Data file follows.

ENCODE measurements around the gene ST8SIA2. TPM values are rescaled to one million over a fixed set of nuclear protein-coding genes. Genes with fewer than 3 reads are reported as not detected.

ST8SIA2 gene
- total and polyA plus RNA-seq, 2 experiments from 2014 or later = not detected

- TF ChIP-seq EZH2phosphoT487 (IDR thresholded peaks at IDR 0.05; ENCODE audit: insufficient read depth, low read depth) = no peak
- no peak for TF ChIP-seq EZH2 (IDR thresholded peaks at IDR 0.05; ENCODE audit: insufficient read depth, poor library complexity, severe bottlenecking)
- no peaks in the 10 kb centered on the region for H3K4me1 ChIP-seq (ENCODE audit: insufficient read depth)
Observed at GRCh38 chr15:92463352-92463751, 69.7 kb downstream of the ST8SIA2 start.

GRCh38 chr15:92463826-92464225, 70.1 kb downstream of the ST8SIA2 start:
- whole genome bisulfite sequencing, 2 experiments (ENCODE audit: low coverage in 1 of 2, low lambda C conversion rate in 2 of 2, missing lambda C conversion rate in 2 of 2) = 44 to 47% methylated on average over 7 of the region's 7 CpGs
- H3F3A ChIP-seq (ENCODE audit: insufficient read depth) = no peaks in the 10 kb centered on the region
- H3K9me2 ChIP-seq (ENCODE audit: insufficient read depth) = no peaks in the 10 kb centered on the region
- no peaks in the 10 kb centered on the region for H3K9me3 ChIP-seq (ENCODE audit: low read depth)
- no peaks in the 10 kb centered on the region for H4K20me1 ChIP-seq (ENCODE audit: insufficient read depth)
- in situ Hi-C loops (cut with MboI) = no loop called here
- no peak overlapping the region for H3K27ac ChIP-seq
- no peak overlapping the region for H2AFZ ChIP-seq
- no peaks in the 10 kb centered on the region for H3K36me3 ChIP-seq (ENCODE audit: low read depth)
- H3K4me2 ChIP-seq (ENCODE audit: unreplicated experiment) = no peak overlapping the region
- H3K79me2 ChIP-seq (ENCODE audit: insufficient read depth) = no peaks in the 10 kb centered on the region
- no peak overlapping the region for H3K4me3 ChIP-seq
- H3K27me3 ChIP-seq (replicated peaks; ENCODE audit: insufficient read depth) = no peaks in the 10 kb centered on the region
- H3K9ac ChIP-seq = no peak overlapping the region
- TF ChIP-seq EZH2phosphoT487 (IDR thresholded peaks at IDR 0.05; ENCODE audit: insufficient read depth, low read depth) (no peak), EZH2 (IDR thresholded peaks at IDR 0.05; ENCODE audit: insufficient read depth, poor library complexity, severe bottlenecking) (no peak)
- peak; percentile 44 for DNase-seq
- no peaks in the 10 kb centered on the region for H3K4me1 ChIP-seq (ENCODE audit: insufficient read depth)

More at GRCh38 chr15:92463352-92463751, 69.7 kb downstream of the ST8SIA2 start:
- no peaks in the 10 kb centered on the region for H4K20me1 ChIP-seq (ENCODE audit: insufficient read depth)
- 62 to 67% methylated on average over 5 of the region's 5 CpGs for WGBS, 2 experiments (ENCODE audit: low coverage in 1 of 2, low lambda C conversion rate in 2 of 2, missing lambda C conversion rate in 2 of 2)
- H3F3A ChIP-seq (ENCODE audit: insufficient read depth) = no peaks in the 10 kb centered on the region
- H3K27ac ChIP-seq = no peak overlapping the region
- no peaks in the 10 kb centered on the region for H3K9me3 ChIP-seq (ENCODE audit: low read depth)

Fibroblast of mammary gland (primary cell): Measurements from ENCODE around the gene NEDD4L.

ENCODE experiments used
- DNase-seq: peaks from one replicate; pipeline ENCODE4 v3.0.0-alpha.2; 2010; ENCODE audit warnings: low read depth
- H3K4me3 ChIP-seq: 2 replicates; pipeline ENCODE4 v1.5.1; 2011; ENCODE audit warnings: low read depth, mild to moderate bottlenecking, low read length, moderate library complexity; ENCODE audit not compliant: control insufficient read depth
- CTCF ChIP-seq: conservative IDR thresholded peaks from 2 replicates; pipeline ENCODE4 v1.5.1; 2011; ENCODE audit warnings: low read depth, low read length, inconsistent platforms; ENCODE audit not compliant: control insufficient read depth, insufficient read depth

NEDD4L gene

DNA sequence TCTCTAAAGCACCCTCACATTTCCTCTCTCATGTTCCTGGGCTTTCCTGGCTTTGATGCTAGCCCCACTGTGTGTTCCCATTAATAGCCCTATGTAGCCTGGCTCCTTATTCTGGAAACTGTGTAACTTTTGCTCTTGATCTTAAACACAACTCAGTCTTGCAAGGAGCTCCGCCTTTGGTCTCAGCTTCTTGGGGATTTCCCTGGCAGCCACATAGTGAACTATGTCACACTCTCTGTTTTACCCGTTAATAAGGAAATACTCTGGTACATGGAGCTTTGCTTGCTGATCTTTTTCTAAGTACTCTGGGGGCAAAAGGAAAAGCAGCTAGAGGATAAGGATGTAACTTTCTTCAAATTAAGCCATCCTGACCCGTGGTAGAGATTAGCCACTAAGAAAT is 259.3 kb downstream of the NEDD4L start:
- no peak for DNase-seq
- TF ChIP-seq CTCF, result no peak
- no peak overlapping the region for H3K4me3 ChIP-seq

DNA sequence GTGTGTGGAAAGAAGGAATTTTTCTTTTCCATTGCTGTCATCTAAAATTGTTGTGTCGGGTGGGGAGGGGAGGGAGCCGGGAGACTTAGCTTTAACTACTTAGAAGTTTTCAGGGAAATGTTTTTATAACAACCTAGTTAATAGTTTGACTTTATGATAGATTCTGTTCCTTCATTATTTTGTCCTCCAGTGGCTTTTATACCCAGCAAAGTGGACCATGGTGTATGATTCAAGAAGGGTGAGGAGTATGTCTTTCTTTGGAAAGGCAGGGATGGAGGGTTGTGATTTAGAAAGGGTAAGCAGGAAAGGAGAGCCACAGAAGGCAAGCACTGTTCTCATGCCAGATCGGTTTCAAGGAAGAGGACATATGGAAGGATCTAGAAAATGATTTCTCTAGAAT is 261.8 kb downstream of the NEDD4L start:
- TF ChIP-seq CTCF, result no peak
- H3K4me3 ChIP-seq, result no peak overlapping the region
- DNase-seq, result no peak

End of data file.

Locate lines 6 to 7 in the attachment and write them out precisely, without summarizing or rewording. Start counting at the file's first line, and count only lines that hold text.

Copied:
- no peaks in the 10 kb centered on the region for H3K4me1 ChIP-seq (ENCODE audit: insufficient read depth)
Observed at GRCh38 chr15:92463352-92463751, 69.7 kb downstream of the ST8SIA2 start.